Difference Between Saving and Investing

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As a means to make available funds for current or future requirements, both Saving and Investment offer multiple opportunities to an investor, though there are certain underlying difference between them.
Savings typically refers to the money that is kept aside from one’s income, perhaps every month, once all the expenses have been paid for. This can be done at predefined regular intervals to accumulate a fund that can be tapped in case of any emergency or to meet any un-expected requirement of funds. A person’s saving usually are used to meet a short term need for funds.
An amount that is saved in comparatively low risk or highly secure financial instruments or products like savings account, checking account, certificates or fixed deposits are usually referred to as savings. The money kept in these type of secure environment usually yield negligible results, though the lump sum amount remains secured throughout the period.
When it comes to liquidity however, the savings are completely liquid assets. Taking minimum amount of time to make funds available, it is the most accessible form of funds. For example a fixed deposit with the bank can be “broken” or terminated to make the money available in the person’s bank account almost instantaneously.
Another form of saving that can be taken into consideration, which is considered equally save is the saving bonds issued by the U.S. Department of the Treasury. To fulfill borrowing needs of the government, often saving bonds are issued to the general public. These are also one of the safest method of saving money as it is backed by the government’s promise of a payback. In case these bonds get stolen or is lost by the bond holder, they can be replaced by the treasury department.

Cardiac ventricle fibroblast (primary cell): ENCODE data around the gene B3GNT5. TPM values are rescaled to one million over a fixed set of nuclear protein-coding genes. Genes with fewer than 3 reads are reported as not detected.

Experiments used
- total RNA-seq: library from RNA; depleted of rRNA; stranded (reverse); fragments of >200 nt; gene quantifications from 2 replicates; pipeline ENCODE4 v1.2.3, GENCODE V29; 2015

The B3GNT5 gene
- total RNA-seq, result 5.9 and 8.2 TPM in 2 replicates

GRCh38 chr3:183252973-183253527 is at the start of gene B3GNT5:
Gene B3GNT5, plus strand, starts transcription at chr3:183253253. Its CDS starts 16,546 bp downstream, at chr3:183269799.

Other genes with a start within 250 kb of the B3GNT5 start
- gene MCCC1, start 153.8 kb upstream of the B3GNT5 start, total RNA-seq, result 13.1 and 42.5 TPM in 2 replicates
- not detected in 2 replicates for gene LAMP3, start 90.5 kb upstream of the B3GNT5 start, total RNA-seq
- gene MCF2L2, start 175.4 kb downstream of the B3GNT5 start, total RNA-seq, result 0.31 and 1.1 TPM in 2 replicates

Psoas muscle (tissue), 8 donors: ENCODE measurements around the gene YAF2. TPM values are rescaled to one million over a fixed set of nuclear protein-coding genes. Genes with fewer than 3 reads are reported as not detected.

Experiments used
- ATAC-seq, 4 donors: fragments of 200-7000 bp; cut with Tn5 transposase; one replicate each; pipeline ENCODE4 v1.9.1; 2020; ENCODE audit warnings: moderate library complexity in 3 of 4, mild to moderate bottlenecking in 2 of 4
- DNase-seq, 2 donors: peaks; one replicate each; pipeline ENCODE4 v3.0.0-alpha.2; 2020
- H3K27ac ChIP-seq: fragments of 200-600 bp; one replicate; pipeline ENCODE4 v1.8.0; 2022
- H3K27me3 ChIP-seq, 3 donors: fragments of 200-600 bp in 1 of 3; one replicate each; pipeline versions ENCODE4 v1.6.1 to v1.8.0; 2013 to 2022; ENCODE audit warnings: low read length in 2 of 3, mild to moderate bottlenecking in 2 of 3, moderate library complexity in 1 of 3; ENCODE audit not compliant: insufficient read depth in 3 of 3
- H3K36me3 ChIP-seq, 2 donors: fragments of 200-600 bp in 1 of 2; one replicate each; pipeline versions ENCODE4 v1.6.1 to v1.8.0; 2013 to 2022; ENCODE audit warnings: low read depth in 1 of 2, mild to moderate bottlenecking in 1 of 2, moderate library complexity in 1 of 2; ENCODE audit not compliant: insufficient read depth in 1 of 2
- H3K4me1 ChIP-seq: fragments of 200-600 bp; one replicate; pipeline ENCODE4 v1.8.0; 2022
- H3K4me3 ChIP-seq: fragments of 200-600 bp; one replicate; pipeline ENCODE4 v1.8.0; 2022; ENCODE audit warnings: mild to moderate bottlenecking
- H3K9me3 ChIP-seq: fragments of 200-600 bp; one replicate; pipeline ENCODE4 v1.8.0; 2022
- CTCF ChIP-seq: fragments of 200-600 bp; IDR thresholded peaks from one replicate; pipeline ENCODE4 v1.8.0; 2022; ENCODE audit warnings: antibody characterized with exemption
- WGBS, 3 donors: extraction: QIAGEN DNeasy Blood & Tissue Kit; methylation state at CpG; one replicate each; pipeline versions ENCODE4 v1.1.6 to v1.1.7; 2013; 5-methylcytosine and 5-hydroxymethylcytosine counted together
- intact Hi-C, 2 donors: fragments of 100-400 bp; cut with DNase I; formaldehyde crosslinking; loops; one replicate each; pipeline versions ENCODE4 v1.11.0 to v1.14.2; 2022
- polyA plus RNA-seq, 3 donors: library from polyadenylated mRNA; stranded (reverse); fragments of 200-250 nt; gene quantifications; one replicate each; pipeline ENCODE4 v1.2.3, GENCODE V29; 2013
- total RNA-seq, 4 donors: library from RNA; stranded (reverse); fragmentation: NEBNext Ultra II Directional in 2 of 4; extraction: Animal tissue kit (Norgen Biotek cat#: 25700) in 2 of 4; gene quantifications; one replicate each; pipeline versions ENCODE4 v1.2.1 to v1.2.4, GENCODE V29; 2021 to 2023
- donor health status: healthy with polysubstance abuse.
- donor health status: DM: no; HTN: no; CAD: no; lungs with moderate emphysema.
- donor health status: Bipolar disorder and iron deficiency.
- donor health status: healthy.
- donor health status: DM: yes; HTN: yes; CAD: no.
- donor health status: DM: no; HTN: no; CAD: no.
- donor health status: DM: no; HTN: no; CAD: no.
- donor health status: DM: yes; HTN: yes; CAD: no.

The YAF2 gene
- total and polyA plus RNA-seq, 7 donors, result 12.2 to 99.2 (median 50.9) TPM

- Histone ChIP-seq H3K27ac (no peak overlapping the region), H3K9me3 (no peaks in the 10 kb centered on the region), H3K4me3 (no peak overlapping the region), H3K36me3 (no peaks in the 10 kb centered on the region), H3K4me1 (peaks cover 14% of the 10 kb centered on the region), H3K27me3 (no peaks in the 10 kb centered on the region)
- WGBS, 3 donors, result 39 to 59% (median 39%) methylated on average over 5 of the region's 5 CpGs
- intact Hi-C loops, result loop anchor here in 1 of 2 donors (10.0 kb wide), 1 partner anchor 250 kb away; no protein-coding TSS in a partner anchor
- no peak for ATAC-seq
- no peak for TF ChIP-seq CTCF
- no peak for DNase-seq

Investing, on the other hand, is an act of putting the money saved post incurring all the expenses for the month into financial instruments that have the capacity of yielding higher returns and have greater associated risks. The intent here is to grow the wealth invested by a person. There are three major types of investments that are usually considered by the people. They are: Ownership investment, Lending Investment and Cash equivalents.

1. Ownership investment is the most widely popular term that is referred to when people talk about investing their funds. Some examples are:
i. Stocks: these instruments actually give partial ownership (equivalent to the stock held by the owner) of the company in which the investment is done. The return on the investment here is by the means of the market valuation of the stock that is owned by an individual.
ii. Starting up an entrepreneurial venture by investing into it is also an ownership investment. This type of investment while having the potential of giving back large returns if successful, also require much more than just money to be successful.
iii. Investment in real estate is also another form of ownership investment
iv. Investment in precious metals such as gold, silver, antiques etc.

2. Lending Investment:
These instruments are the ones that enables an investor to act as a bank and grow money by lending it. A savings bank account or investment in bonds would be a popular example of this category. This category of investments, while very safe, offer limited returns. But at any point in time, the principal amount of the investment remains safe and un-touched.

3. Cash Equivalents:
These are the most liquid form of investments, or the most readily available or easily accessible funds. An example of this kind of investment is the Money Market Funds. With the money market funds too, the return on investment is very small.
Thus while comparing saving and investment, we find that principally savings are short term, secured and easily liquidated means of putting away money that may be required for use during an emergency. Investments, on the other hand are long term money making tools that are availed for growing funds faster and have higher associated risks.

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